Five Things You Didn’t Know About Non-Tenure-Track Positions
- Student Tips
Non-tenure-track jobs have something of an “ugly stepsister” reputation when compared to their full-time faculty counterparts. While it’s true that tenure-track assistant professor positions typically represent the brass ring for job-seeking doctoral students, accepting a non-tenure-track position doesn’t have to be a complete career letdown, either. Read on for five things to keep in mind when considering your post-PhD options.
1. Non-tenure-track positions comprise the majority of university teaching jobs.
While tenure-track positions have always been scant, they’re even harder to come by now than in the past. In fact, according to recent data from the American Association of University Professors (AAUP), non-tenure-track positions now account for more than 70 percent of all teaching appointments at American colleges and universities. This includes part-time lecturers, adjuncts, and graduate assistantships.
Not only that, but three-quarters of all higher education hires made today are for non-tenure-track jobs. In other words, while a non-tenure-track job may not be your goal, it may well be your reality.
Another bonus? Because they’re more common, non-tenure-track jobs are also more widely accepted as respectable.
2. The words “non-tenure-track” do not necessarily translate to “lack of security.”
For many people, mere mention of the words “non-tenure-track” bring to mind thoughts of uncertainty. Certainly, tenure-track jobs come with a desirable level of security, but this doesn’t mean that non-tenure-track positions are slashed at whim.
The truth is that all non-tenure-track positions aren’t created equally. While all may formally be termed as “contingent” positions (and some do function in that capacity), many non-tenure-track positions come with contracts -- and along with those contracts the potential of a stable job as long as you pass routine performance reviews. These contracted jobs also usually come with benefits, and are oftentimes renewable.
An upswing in the unionization of non-tenure-track faculty suggests that many adjunct and part-time positions may become even more stable in the future.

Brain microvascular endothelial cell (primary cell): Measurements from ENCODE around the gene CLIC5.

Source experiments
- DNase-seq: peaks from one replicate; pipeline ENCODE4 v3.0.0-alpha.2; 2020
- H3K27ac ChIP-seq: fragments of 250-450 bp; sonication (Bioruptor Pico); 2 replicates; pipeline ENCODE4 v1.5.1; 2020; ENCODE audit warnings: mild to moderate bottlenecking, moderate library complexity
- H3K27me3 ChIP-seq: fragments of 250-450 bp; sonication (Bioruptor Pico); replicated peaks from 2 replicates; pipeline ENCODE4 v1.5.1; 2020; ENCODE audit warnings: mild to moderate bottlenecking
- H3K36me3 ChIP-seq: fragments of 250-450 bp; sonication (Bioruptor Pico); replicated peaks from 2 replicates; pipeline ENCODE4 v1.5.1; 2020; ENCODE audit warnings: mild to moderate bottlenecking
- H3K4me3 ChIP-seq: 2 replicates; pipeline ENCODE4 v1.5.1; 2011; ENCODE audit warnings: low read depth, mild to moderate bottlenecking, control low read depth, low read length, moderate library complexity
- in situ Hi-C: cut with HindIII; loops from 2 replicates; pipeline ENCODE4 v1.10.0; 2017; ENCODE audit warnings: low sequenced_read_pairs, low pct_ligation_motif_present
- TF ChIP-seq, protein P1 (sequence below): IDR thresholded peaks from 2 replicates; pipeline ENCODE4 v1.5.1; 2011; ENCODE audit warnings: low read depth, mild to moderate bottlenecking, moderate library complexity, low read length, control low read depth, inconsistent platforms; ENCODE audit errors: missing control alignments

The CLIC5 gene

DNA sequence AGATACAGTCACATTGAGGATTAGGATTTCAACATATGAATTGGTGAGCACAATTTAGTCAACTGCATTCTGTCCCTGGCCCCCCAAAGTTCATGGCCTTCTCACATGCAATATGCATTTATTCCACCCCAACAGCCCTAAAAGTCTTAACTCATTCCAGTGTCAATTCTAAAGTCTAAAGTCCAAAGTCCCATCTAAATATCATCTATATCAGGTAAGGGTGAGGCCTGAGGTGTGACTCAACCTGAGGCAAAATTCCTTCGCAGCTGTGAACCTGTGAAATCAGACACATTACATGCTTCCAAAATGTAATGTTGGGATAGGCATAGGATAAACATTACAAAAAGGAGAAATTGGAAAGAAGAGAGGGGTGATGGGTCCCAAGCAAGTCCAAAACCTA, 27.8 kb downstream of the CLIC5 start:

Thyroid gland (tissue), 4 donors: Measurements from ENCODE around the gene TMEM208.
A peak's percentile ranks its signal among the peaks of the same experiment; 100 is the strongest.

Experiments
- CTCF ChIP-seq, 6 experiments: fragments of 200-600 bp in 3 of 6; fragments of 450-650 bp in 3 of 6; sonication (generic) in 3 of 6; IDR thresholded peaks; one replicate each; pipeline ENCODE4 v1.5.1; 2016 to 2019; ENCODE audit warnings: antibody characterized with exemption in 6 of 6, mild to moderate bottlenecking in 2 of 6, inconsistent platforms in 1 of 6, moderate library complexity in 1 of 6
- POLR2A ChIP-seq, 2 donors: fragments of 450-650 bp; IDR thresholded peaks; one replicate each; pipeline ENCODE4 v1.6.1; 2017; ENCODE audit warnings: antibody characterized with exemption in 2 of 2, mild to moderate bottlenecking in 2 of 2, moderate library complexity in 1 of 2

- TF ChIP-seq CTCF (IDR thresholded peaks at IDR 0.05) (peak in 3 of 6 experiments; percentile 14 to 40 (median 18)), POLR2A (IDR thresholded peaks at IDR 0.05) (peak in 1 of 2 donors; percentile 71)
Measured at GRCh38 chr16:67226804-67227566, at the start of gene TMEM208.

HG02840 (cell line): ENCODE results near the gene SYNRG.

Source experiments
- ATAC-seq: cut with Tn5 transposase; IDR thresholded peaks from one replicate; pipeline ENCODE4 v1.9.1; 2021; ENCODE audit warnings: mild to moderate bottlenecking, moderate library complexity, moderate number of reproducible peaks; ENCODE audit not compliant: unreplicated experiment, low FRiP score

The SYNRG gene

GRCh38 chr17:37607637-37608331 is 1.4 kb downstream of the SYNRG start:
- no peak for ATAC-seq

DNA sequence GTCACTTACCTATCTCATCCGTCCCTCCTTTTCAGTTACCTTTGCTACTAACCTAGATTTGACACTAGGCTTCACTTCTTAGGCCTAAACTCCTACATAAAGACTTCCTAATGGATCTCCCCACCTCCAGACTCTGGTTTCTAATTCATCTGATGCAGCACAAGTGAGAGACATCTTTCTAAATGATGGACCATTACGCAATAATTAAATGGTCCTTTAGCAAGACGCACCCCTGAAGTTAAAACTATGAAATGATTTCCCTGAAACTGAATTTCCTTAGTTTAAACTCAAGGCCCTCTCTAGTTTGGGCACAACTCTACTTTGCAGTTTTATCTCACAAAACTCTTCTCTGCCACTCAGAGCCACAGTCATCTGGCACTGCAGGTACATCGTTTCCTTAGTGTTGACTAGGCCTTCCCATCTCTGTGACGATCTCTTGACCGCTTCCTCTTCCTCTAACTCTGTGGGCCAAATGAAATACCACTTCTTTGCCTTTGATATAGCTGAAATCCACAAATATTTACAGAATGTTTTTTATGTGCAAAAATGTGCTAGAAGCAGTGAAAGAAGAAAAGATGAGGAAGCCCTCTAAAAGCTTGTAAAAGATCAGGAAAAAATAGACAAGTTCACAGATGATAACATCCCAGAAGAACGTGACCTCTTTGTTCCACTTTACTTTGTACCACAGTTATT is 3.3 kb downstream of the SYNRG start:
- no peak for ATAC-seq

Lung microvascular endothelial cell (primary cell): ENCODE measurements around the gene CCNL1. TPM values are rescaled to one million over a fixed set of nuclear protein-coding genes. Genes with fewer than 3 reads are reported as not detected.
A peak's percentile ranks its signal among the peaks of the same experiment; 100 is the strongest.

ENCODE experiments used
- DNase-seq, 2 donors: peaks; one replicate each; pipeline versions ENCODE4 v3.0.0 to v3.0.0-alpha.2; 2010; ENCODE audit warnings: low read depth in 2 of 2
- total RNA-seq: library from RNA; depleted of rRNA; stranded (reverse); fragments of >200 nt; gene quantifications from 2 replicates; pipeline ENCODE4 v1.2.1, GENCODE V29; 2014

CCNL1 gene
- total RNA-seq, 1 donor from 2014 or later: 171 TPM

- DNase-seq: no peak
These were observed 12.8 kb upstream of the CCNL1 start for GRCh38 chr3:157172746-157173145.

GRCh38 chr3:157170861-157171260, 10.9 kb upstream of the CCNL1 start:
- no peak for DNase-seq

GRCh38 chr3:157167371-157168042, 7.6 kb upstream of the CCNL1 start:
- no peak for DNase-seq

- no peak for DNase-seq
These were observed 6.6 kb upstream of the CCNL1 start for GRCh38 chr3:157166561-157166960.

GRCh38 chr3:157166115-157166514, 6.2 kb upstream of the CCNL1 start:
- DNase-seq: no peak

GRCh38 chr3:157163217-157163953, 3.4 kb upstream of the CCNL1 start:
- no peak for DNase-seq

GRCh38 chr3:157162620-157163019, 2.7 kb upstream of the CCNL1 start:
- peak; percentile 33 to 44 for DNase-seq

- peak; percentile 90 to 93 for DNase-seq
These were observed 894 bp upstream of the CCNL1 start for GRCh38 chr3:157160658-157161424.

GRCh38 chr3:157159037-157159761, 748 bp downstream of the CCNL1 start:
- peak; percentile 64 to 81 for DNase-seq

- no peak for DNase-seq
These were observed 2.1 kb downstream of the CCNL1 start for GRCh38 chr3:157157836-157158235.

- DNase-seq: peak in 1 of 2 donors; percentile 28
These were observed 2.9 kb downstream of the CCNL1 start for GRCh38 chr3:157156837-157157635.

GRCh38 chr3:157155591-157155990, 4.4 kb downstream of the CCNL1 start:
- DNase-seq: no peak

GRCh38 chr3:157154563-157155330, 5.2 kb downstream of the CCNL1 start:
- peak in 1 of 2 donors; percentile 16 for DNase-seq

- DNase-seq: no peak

3. The right non-tenure-track position may offer plenty of job satisfaction.
The common stereotype of adjuncts is one of overworked, underpaid and unappreciated. But recent data published in the journal, Education Policy Analysis Archives, indicates that this picture may be an inaccurate one.
According to the researchers’ findings, many individuals in non-tenured positions have equivalent job satisfaction levels as their tenured counterparts. Concluded authors, Molly Ott and Jesus Cisneros, “Our results suggest being removed from the tenure-track is not associated with faculty viewing their jobs in a substantially different (or inferior) way than those in tenure-line positions. Generally, we found full-time [non-tenure-track] faculty share common views of their jobs and working conditions with tenure-line faculty.”
Even better? Non-tenure-track faculty members exceeded tenure-track faculty members in terms of their levels of commitment. Not only that, but a full 86 percent of those surveyed said they’d take the same path if they had the chance to do it all over again.
4. Non-tenure-track faculty members can focus on teaching.
If you’re passionate about your field and would love the opportunity to share that passion with the next generation of scholars, a non-tenure-track position may be a better fit for you. Why? Because while full-time positions typically come with a scholarship requirement, adjunct positions may not. This frees you up to focus more on your contributions in the classroom.
And while it’s true that you may have fewer opportunities to teach in your exact specialty as an adjunct or part-time instructor, covering a broader range of material not only allows you to embrace a more student-centered pedagogy, but also boosts your employability.
5. More independence is part of the deal.
Many people mistakenly assume that tenure frees academics from the “red tape” of working at a university. This isn’t the case, according to a recent article in Nature. While tenure may come with some freedom, it also comes with an inherent lack of autonomy in terms of deferring to senior faculty members and departmental chairs. Non-tenure-track faculty members, however, typically operate outside of this system.
Said one non-tenure-track respondent of tenure-track professors, “They are so down in the trenches, researching the nitty, nitty, nitty, nitty gritty. I don't have so many strings, and I'm not tied up in meetings and all those other obligations, so I have the time to think more creatively and to step back and take some risks.” Meanwhile, one tenure-track professor revealed that, “Having tenure has never made me sleep better at night.”
Your takeaway? While landing a sought-after tenure-track position indeed has its benefits, life as a non-tenure-track faculty member may have some upsides of its own. Still 100 percent committed to a tenure-track job? Look to Europe. According to Nature, tenure may be on the rise in the EU due to its promise as a recruiting tool.
Joanna worked in higher education administration for many years at a leading research institution before becoming a full-time freelance writer. She lives in the beautiful White Mountains region of New Hampshire with her family.